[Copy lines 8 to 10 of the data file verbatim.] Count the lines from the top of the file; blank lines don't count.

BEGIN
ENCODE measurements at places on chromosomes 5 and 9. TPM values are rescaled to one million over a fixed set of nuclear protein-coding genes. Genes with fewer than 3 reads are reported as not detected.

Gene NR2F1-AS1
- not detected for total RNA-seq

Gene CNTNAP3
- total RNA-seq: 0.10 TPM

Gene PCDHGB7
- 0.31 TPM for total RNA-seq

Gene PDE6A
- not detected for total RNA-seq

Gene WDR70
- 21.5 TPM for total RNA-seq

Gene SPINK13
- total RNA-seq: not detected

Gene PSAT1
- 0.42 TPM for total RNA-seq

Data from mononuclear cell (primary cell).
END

Gene PDE6A
- not detected for total RNA-seq

Gene WDR70